On many Australian Cricket Tours we've respected Remembrance Day, ANZAC Day, War Graves, and visited Australians and Australian Soldiers buried in public cemeteries. Sadly, we don’t always visit War Graves, through little more than ignorance.
When we do, it is luck more than design such as passing the Commonwealth War Graves, Karachi, Pakistan, on our way home from the National Stadium each day. Knowing it was there, we visited on a day trip around Karachi.
So, when I was at the hotel bar on our recent Australian Cricket Tour of Sri Lanka, planning the rest of the day with a Lion Lager, I received a text reminding me that the Commonwealth War Graves, Trincomalee was just 10 mins walk from our hotel. Instead of a second beer, three of us walked to this stunning memorial.
366 graves sit on the gentle hillside of a tree-canopied, beautifully manicured cemetery, but then, all Commonwealth War Graves are beautifully manicured. It was no shock, but a tranquillity comes over when you enter.
No sooner had we opened the gate the caretaker introduced himself, showed us the Australians and New Zealanders, and then shared the sad history as to why they were there. Visiting war graves is always emotional and shouldn’t be anything less.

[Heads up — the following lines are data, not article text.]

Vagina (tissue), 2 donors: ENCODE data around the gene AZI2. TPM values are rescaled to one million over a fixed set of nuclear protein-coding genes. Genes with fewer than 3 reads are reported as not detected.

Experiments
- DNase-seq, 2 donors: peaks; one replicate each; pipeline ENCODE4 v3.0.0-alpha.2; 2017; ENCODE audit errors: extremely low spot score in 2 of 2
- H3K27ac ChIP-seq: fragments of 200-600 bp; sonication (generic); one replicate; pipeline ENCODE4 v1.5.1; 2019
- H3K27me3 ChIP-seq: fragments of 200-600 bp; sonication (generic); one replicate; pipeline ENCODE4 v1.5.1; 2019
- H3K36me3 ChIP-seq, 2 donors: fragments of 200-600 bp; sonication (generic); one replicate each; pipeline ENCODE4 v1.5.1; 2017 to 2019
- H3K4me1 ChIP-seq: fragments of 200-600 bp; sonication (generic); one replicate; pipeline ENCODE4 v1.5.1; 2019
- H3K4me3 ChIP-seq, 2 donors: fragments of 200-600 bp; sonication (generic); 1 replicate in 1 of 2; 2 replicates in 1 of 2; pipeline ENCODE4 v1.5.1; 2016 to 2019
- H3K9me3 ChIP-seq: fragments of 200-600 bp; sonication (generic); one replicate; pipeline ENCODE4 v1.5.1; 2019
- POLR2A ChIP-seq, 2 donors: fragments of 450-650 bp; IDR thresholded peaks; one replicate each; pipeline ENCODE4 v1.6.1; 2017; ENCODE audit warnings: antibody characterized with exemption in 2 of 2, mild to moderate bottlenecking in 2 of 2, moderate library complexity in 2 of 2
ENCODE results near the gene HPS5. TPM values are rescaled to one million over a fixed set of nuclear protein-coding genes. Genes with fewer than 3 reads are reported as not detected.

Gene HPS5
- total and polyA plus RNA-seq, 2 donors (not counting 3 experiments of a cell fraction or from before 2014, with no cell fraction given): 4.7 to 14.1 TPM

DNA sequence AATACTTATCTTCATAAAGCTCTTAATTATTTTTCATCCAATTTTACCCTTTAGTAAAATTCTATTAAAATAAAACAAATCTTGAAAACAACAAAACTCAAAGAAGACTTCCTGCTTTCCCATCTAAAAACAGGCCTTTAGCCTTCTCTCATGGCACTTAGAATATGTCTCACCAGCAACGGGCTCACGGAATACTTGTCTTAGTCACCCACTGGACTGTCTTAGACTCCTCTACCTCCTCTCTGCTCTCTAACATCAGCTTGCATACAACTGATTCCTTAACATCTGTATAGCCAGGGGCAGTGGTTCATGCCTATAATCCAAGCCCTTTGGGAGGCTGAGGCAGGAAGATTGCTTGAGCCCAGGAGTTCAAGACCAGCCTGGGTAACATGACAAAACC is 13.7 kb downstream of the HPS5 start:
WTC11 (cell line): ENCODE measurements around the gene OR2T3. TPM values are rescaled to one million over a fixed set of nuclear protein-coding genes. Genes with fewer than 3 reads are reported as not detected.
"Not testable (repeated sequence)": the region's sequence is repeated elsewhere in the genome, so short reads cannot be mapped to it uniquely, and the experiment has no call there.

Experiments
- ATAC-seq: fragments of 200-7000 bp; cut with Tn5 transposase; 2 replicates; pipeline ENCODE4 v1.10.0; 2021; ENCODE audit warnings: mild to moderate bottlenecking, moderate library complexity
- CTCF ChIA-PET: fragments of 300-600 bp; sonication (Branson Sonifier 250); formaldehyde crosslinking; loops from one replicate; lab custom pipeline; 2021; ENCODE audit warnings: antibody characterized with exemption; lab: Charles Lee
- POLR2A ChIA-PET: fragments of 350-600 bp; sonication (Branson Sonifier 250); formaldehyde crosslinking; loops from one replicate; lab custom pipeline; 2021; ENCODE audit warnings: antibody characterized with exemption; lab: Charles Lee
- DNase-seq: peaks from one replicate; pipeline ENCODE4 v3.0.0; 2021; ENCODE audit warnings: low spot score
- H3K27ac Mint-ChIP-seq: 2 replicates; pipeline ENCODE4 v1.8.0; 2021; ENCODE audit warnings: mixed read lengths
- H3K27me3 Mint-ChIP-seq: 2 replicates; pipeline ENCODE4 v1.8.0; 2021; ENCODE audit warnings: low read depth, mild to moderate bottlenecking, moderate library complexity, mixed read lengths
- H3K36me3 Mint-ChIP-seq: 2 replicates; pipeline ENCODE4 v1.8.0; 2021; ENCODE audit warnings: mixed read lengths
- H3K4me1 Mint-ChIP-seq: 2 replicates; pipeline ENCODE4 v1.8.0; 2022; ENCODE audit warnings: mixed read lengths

Researching Sergeant W. E. Pearce (above), I learned this on Royal Air Force Commands;
“The logbook of Sgt W. E. Pearce (Aus.402825), 261 Sqn RAF, indicates he flew Hurricane Mk.I Z4762 from HMS Indomitable to China Bay (Trincomalee) on 7th March 1942 (30 min flight). Thereafter, Pearce piloted Hurricane Mk.IIB Z5620 for an air test (13th) and Dawn Patrol (17th). Hurricane Mk.IIB, Z5533 was seemingly his usual mount from 17th March onwards - logging 8 sorties and 5 non-ops (not including his final fateful mission on 5th April). He noted two additional non-ops flying Hurricane 227 on 14th Mar and 676 on the 30th Mar.
Many photos, gratuities to the caretaker to share with his four colleagues, and with tears welling, we left for that second beer, this time in honour of our fallen.